LOS ANGELES - Officials said three mass shootings in three states were averted when three suspects were arrested over the last week.
The three men in their 20s allegedly plotted massacres in their respective locations, according to authorities in Florida, Connecticut and Ohio.
In Daytona Beach Shores, Florida, authorities said Tristan Scott Wix, 25, has been arrested, charged and accused of threatening a mass shooting in text messages.
Wix sent several text messages stating he wanted to "break a world record for longest confirmed kill ever," the Volusia County Sheriff's Office said.
The office said that in another message, Wix texted he wanted to reach 100 victims and had decided on a location. It was unclear who Wix was texting or how deputies obtained the information.
Authorities said Wix was arrested Friday at a supermarket in Daytona Beach Shores on a charge of making written threats to kill. Wix told detectives he didn't own firearms but was fascinated with mass shootings, according to the sheriff's news release. The office also released contents of the alleged text messages.
"A school is a weak target.. id be more likely to open fire on a large crowd of people from over 3 miles away.. I'd wanna break a world record for longest confirmed kill ever," Wix allegedly texted. "I wanna open fire on a large crowd of people from over 3 miles away before I die and I need a spotter (laughing cry face emoji)."
"What you wanna do after the fact, is your own business, if you want to plan to escape we can work on that. But I don't intend on walking away alive, unless I see it fit," he allegedly texted. "But a good 100 kills would be nice. I already have a location (laughing cry face emoji) is that bad?"
Volusia County Sheriff Mike Chitwood credited Wix's ex-girlfriend for alerting deputies.
"She did what we beg people in the community to do - see something, say something, and let us take it from there," Chitwood added.
Wix will remain behind bars on no bond.
Jail records didn't list an attorney for Wix.
In Norwalk, Connecticut, authorities said they arrested Brandon Wagshol, 22, who they believe was interested in committing a mass shooting. Wagshol was charged Thursday with illegal possession of large capacity ammunition magazines, Norwalk and FBI officials said.
Police said they received a tip that Wagshol was trying to buy large-capacity rifle magazines from out of state.
Officials allege Wagshol was attempting to build a rifle with parts bought online. They said a Facebook posting showed his interest in committing a mass shooting.
Authorities said they seized firearms, body armor and other items from Wagshol's home. They said the firearms are registered to his father.
In a statement to investigators Thursday, Wagshol said he "did not have the intention of committing any mass shootings at all whatsoever," according to the Hartford Courant.
But Wagshol admitted that he drove three hours to New Hampshire to buy the 30-round magazines and 300 rounds of ammunition in order to circumvent what he believed as an "unconstitutional restriction" on the Second Amendment right to bear arms, the Courant reported.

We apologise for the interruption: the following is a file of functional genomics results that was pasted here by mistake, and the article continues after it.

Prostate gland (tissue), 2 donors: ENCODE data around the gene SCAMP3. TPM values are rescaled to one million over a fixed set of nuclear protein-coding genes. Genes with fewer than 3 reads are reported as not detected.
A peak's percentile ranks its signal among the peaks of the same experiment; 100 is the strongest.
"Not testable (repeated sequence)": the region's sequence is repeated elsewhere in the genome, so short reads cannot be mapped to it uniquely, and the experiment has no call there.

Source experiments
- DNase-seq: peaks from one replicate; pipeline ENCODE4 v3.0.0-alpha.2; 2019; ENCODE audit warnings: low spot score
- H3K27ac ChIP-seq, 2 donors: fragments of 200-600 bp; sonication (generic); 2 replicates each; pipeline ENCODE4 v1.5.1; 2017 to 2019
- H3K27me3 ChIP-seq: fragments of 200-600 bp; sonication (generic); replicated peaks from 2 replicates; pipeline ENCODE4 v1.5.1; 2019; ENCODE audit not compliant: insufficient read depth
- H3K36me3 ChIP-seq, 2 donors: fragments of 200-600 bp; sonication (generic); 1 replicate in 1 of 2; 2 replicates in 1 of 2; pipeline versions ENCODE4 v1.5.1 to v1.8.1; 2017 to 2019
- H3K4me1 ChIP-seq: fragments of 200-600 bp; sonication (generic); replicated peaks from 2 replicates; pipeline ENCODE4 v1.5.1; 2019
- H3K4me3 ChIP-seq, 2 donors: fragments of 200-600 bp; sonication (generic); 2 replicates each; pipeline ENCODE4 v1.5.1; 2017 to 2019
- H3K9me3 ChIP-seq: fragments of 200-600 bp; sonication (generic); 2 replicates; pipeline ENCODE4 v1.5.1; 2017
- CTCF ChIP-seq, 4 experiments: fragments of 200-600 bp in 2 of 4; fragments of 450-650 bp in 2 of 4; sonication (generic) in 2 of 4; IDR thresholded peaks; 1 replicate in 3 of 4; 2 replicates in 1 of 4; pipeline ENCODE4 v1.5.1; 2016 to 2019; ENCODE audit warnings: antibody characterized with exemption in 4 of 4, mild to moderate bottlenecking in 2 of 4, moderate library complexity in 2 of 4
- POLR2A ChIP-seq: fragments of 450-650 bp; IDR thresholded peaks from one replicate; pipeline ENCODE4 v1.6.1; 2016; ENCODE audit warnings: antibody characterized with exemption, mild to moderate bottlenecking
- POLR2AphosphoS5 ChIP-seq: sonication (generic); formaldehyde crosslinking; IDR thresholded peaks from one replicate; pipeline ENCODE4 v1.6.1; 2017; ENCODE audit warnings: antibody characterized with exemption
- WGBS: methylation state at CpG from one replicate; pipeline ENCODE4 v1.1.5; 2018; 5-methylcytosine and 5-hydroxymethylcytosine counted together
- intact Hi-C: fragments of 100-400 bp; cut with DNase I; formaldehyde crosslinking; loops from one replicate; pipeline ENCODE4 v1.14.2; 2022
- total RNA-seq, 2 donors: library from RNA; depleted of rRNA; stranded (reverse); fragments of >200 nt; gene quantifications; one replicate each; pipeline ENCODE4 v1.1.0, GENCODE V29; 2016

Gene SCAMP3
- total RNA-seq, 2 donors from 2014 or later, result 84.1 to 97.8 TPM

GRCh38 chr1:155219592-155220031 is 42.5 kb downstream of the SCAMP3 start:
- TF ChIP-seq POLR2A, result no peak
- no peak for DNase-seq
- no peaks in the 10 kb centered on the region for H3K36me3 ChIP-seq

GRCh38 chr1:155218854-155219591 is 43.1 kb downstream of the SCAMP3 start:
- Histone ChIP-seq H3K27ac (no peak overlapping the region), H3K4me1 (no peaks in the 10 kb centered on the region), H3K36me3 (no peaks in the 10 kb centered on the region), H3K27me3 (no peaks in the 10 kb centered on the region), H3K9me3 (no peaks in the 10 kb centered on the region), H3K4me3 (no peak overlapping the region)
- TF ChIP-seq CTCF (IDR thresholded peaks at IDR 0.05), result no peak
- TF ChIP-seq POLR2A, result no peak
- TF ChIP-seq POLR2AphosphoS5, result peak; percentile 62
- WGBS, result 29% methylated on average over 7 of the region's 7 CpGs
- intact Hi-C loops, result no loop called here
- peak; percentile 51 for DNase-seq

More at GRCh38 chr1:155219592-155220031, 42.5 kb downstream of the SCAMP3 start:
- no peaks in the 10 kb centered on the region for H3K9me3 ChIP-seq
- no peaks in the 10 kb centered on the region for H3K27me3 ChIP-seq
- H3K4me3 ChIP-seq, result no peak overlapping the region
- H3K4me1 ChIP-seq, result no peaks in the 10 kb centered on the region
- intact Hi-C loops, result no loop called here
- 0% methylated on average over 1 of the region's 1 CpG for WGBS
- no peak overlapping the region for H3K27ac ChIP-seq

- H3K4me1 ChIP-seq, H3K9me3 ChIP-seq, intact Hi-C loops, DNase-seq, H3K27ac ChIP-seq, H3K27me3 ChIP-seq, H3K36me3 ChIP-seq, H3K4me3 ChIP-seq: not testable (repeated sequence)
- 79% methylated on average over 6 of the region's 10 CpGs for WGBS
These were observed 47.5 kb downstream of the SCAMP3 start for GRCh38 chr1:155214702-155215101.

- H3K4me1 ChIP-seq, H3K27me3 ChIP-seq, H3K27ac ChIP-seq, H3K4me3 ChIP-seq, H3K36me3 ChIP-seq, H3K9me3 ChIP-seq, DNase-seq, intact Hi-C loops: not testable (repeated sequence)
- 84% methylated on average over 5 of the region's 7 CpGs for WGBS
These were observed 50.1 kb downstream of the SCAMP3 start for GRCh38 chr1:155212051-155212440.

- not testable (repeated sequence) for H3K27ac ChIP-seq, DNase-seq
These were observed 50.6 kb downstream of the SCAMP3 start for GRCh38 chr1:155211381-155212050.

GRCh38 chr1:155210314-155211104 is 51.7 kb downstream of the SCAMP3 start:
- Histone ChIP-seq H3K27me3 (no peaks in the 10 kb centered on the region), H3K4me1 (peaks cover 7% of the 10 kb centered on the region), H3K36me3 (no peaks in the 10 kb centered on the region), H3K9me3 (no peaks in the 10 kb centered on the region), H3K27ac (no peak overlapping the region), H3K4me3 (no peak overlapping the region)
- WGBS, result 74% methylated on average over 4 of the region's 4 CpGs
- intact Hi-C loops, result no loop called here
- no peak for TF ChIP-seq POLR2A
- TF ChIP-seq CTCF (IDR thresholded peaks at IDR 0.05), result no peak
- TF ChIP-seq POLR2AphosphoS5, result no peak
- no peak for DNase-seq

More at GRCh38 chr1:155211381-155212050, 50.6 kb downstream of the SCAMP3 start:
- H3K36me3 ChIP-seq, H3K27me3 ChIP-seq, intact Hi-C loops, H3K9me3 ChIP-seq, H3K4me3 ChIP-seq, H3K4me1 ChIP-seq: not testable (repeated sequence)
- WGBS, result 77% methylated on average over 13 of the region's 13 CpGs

Wagshol is a student at Central Connecticut State University. CCSU President Zulma R. Toro said Friday that Wagshol has been banned from campus, the paper reported.
"Norwalk police contacted the CCSU Police Department soon after Mr. Wagshol's arrest, and we placed him on interim suspension pending further investigation. He is banned from campus at this time," Toro wrote in a message to the CCSU community. She confirmed that Wagshol attended classes and lived on campus last semester, according to the paper.
It wasn't immediately clear if Wagshol has a lawyer who could respond to the allegations.
Wagshol was held on $250,000 bail.
In New Middletown, Ohio, police said James Reardon, Jr., 20, is accused of making what they believe was a threat to a Jewish center on Instagram.
New Middletown police said they arrested Reardon at his home Saturday morning in the Mahoning County village on telecommunications harassment and aggravated menacing charges. Reardon has pleaded not guilty.
A judge near Youngstown set bond at $250,000 for Reardon on Monday and ordered him to stay away from Jewish churches and organizations if he is released from jail.
Police Chief Vincent D'Egidio said Reardon allegedly posted a video last month of a man shooting a semi-automatic rifle with the caption, "Police identified the Youngstown Jewish Family Community shooter as local white nationalist Seamus O'Reardon," according to WKBN-TV.
"This is a small wonderful community and this made my heart sink when I saw the video," New Middletown Police Chief Vincent D'Egidio told Fox 8 Cleveland.
The post tagged the Jewish Community Center of Youngstown, while authorities said the Instagram account was Reardon's.
Police said rounds of ammunition, semi-automatic weapons and anti-Semitic information were found at his house.
Andy Lipkin, Youngstown Area Jewish Federation's executive vice president, said they were aware of the incident and were working with police.
"I want to stress that we know of no other threat to the Jewish Community or to any of our agencies at this point it time," he said in a statement posted on the organization's website. "Nonetheless, I have directed that we maintain the additional level of security for the near future."
It couldn't be determined whether Reardon has an attorney.
The Associated Press contributed to this report.